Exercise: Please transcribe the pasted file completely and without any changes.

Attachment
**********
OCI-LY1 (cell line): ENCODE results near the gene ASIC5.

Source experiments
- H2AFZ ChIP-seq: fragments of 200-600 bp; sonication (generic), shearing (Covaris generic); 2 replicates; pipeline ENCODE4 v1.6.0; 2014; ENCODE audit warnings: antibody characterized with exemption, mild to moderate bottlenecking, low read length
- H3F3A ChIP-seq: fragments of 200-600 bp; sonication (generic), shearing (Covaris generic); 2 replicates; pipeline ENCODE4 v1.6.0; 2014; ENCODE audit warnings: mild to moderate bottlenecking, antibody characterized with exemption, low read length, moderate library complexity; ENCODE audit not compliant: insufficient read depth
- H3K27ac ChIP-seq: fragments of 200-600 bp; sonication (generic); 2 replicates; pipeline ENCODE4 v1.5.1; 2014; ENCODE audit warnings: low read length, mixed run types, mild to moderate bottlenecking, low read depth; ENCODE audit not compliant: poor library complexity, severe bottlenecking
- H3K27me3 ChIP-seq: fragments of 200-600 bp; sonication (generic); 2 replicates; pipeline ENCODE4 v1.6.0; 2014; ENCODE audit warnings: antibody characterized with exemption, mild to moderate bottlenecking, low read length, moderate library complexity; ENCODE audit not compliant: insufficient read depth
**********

OCI-LY1 (cell line): ENCODE results near the gene ASIC5.

Source experiments
- H2AFZ ChIP-seq: fragments of 200-600 bp; sonication (generic), shearing (Covaris generic); 2 replicates; pipeline ENCODE4 v1.6.0; 2014; ENCODE audit warnings: antibody characterized with exemption, mild to moderate bottlenecking, low read length
- H3F3A ChIP-seq: fragments of 200-600 bp; sonication (generic), shearing (Covaris generic); 2 replicates; pipeline ENCODE4 v1.6.0; 2014; ENCODE audit warnings: mild to moderate bottlenecking, antibody characterized with exemption, low read length, moderate library complexity; ENCODE audit not compliant: insufficient read depth
- H3K27ac ChIP-seq: fragments of 200-600 bp; sonication (generic); 2 replicates; pipeline ENCODE4 v1.5.1; 2014; ENCODE audit warnings: low read length, mixed run types, mild to moderate bottlenecking, low read depth; ENCODE audit not compliant: poor library complexity, severe bottlenecking
- H3K27me3 ChIP-seq: fragments of 200-600 bp; sonication (generic); 2 replicates; pipeline ENCODE4 v1.6.0; 2014; ENCODE audit warnings: antibody characterized with exemption, mild to moderate bottlenecking, low read length, moderate library complexity; ENCODE audit not compliant: insufficient read depth